If you bike in Montreal, there's a high chance that you've experienced bike theft. It's annoyingly common in Montreal — the SPVM estimates that more than 2,000 bikes are stolen each and every year.
And this number doesn't include the amount of petty theft or vandalism done on bikes, i.e. having small parts on your bike removed and stolen.
I, for example, once had my bike seat cover and bike lights stolen on an unfortunate evening when I forgot to remove them and bring them inside with me.
Luckily, there are some things that you can do to prevent, or at least reduce, bike theft. The SPVM has introduced a bike engraving pilot project to help prevent bike theft in the city.
According to the SPVM, bike engraving works in the following way: "a personal and permanent ID number is engraved on your bicycle. This number is entered in the SPVM database, thus becoming accessible to all police officers."
However, a recent study of close to 2,000 cyclists in the Greater Montreal area has shown that "cyclists who did not register their bicycles were 55.8% less likely to have been victims of bicycle theft than cyclists who did register their bicycles."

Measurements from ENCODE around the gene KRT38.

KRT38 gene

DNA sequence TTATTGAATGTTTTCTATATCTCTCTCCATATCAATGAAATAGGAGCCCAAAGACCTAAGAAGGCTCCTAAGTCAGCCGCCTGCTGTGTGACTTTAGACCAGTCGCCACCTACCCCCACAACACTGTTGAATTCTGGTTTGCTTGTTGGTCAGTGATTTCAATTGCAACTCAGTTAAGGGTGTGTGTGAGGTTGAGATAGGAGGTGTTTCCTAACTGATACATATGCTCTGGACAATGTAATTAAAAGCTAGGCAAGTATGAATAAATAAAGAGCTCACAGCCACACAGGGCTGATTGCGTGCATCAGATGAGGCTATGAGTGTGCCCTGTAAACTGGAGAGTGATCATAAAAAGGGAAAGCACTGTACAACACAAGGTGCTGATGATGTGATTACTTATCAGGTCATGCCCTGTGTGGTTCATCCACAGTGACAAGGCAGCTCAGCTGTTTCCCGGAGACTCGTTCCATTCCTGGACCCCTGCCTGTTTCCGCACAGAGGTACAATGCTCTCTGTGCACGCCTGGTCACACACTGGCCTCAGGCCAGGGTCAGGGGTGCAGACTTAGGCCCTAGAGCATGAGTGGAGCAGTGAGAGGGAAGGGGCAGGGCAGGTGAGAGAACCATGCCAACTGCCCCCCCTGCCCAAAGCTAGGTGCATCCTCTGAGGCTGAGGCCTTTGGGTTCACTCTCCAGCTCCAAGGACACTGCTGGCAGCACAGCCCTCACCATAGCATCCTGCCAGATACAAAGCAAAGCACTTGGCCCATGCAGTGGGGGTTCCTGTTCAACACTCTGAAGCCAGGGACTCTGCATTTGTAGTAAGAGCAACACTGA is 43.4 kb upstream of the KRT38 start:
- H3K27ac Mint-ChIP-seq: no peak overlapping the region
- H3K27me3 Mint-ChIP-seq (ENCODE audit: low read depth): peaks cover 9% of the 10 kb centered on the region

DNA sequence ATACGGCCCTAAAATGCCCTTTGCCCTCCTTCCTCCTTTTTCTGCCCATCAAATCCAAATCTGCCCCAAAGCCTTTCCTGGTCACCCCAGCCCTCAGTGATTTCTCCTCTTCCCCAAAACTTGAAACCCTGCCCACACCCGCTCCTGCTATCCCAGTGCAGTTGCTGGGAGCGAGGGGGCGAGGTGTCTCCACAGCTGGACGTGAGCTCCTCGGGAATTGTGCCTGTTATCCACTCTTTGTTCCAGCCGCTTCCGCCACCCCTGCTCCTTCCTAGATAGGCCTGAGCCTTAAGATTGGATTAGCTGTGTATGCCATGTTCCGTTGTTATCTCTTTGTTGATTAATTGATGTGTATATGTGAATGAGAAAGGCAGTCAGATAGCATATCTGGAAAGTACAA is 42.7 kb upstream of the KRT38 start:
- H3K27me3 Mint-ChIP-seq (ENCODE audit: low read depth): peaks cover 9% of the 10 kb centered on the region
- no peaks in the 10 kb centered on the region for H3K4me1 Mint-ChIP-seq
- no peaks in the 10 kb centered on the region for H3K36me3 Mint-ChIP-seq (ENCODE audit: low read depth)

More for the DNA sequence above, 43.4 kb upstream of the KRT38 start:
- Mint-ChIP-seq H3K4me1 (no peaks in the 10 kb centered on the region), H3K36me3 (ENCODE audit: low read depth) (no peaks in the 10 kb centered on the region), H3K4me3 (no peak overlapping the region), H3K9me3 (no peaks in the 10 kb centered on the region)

They hypothesize that this could be because people with engraved bikes are lulled into a false sense of security, or are less aware of proper safety and locking techniques.
On a side note, the study is worth perusing for the surprising information it uncovered: did you know that most bikes stolen in Montreal are of low value? 76% of stolen bikes are valued at under $500, whereas only 60% of the total bikes on the road are valued at under $500?
Nevertheless, bike engraving is useful as it is a deterrent to thieves, who may have a hard time re-selling an engraved bike. Bike engraving also makes it easier for police who retrieve stolen bikes and want to find the rightful owner.
To prevent bike theft, the SPVM also recommends that you lock up your bicycle at all times with a good lock, ideally on a bike rack, and that, if your bike has a quick-release tire, you lock your front wheel as well as your bike frame.
To get your bike engraved, just contact your neighbourhood police station to find out when the next time that station offers engraving services.